It's a welcome news for the crusaders striving to bring down child mortality rate in India. A new study published in medical journal 'Lancet' Monday has shown nearly 20 fewer children per 1,000 live births are dying in the country now before reaching 28 days of life, as compared to that two decades ago.
In the post-neonatal deaths category, India is now losing 15 fewer lives per 1,000 live births than it did in 1990. And among children in the age group of 1-4 years, nearly 30 fewer children are dying now as compared to the aforesaid period.
Not only in India, child deaths worldwide are falling faster than thought, the study reports. About 7.7 million children under-5 would die in 2010, a little above the half-way mark of nearly 12 million in 1990, scientists have predicted. They say the deaths this year would include 3.1 million neonatals, 2.3 million post-neonatals and 2.3 million kids in the 1-4 years' age group.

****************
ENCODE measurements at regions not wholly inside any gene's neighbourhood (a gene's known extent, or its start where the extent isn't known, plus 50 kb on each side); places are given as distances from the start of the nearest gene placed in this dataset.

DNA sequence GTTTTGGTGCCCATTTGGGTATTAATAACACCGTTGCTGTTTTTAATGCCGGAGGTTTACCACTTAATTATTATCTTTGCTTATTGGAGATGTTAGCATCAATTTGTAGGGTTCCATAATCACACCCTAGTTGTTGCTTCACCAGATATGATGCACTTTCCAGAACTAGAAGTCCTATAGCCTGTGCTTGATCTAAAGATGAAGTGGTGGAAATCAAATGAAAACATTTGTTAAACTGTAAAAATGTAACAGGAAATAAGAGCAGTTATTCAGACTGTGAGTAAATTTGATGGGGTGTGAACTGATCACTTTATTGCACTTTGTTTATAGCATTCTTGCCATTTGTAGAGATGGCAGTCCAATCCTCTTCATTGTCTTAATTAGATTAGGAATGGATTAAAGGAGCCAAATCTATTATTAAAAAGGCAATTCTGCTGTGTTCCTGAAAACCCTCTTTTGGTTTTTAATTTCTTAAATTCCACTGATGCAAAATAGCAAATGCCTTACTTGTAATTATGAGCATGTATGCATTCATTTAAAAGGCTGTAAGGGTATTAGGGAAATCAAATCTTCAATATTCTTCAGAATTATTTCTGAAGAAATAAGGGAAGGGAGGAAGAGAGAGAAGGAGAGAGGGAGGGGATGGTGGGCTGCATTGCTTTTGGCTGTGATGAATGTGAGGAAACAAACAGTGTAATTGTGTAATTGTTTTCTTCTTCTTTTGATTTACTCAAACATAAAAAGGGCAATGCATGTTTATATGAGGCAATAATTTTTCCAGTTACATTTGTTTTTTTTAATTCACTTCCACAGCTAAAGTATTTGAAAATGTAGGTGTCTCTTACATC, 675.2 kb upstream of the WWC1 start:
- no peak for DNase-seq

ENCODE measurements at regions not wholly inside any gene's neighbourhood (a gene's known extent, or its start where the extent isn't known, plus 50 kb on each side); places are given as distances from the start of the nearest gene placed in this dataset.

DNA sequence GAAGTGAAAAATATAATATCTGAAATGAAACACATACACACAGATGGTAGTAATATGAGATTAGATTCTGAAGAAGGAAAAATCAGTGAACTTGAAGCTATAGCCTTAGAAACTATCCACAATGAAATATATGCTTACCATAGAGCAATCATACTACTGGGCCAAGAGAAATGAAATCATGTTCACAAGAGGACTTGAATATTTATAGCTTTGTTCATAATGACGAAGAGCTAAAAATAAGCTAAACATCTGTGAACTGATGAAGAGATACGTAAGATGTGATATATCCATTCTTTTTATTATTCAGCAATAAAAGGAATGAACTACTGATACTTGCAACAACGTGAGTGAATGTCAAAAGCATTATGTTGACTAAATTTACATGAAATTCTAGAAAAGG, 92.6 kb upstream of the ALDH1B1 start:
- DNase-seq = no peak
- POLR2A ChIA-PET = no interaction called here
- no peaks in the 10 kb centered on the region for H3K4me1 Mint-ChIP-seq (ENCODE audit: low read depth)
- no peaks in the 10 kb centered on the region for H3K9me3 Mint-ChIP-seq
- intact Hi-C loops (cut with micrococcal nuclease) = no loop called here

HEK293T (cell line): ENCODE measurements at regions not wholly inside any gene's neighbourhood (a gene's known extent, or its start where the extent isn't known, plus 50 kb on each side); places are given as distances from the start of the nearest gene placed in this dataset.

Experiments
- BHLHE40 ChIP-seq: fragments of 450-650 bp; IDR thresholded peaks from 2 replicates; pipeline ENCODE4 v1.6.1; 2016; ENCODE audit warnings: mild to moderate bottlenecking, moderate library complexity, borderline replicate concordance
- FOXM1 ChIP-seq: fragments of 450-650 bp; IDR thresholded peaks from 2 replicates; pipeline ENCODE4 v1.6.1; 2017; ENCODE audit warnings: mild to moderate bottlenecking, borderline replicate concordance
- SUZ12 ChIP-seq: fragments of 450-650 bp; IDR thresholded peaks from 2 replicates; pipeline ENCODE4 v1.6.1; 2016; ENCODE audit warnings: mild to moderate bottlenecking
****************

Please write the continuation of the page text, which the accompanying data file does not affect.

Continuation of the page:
Conducted by the Institute for Health Metrics and Evaluation (IHME) at the University of Washington, the research finds out that under-5 mortality rate has reduced by 35% after 1990, the global decline during the past 20 years being 2.1% annually for overall under-5 mortality. And the figures are 2.3% for post-neonatal mortality and 2.2% for mortality among kids in the 1 to 4 years age group.
"We're quite a bit further ahead than we thought," said Christopher Murray, one of the paper's authors and Director of IHME.